"In songwriters Glenn Tilbrook and Chris Difford, the British New Wave has finally found its own John Lennon and Paul McCartney." This statement of high praise for Squeeze's dynamic songwriting duo began Rolling Stone's review of East Side Story, Squeeze's fourth album. Joined by keyboardist and singer Paul Carrack in his one-album cameo as a Squeeze member, the group filled the album with smart, uptempo pop tunes whose lyrics scanned, in Difford's words, like "suburban short stories."
Difford and Tilbrook credit Elvis Costello, who coproduced most of the album with Roger Bechirian, for providing inspiration and encouraging the band to move into different areas. "Elvis gave us a broader canvas to work on," says Tilbrook. "He considered some songs we'd written that I wouldn't have thought would be Squeeze songs." For example, when Tilbrook was fast-forwarding a tape of demos, he accidentally landed on "Labeled With Love," a country & western number. He hadn't intended to play it for Costello, who nonetheless liked it right away. When Tilbrook protested that it didn't sound like Squeeze, Costello said, "Let's do it anyway."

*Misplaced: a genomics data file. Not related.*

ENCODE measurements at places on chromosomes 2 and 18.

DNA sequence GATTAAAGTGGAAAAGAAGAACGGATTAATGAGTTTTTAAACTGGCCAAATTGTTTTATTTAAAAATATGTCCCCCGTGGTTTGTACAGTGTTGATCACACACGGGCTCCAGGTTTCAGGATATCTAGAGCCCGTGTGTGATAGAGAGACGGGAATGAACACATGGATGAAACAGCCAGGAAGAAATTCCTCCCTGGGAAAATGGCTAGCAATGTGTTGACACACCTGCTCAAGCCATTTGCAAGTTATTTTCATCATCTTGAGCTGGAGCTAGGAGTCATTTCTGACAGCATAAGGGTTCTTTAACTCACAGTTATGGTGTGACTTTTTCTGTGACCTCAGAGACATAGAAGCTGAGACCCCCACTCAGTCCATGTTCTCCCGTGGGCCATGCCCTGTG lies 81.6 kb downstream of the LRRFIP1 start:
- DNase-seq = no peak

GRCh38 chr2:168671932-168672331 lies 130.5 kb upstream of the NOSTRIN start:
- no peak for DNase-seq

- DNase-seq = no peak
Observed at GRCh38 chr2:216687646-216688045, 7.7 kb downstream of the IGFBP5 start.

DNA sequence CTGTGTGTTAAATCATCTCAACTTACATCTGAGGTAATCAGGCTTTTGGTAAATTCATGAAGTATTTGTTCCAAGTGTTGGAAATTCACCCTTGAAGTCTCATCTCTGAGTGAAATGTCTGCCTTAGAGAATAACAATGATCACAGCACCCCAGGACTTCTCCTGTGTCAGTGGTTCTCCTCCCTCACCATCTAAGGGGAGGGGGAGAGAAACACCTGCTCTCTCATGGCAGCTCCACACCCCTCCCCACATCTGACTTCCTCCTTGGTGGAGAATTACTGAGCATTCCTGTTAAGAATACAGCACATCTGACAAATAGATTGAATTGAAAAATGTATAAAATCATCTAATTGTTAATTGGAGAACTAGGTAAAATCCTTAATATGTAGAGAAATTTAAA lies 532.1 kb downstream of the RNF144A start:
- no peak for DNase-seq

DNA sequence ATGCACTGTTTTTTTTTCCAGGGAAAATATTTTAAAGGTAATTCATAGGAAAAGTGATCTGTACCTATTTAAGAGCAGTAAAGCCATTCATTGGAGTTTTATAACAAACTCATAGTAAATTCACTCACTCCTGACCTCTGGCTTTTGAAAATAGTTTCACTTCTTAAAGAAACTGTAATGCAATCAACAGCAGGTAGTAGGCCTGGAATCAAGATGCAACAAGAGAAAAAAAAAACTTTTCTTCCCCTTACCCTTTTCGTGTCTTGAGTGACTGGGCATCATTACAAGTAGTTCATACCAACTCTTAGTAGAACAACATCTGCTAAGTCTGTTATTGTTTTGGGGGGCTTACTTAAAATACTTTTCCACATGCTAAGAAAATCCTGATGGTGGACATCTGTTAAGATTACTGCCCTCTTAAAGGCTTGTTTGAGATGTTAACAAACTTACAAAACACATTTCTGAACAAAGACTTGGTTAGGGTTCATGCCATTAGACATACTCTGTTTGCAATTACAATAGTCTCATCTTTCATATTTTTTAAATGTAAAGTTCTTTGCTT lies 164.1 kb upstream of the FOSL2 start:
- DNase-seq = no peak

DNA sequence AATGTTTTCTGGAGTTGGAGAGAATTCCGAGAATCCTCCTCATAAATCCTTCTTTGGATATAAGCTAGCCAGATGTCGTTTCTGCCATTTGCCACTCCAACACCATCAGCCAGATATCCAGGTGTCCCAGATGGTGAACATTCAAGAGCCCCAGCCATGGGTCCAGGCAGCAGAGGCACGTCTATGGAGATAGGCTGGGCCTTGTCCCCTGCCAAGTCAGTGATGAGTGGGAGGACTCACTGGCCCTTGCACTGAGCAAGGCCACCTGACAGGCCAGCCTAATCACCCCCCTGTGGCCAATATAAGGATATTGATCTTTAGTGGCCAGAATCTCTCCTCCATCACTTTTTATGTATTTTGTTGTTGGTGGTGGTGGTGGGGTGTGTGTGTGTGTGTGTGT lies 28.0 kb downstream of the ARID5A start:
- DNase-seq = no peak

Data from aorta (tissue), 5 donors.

East Side Story's best-known song is "Tempted," sung in a husky, soulful voice by Paul Carrack, with Costello and Tilbrook chiming in here and there. Difford wrote the lyrics on the way to the airport, and "all the things in there are pretty much all the things that were in my mind on that trip," he says. Though "Tempted" became an FM-radio favorite, it didn't crack the U.S. Top Forty. "It's one of those records everyone thinks is a hit, but it wasn't really," says Tilbrook. "I was disappointed it didn't do better, but I've felt that way about a lot of our records."
Musical touches both playful and artful, ranging from the surreal, wavering keyboards on "Heaven" to the full orchestra on "Vanity Fair," adorn East Side Story. Yet Squeeze maintains that the record was an uncomplicated one to make. "It was quite an old-fashioned approach to record making," says Tilbrook. "There weren't really any production tricks on it. The production really involved arrangements, and then just a straightforward recording of the songs."
As a side note, the name Lennon cropped up in an unexpected way midway through the sessions. "One morning, Elvis called and said that John Lennon had been killed the night before and that we weren't going to go out to the studio that day," Difford says. "Then he called back and said, 'No, let's just go in, get some drink and play.' We didn't record anything; we were just playing the blues."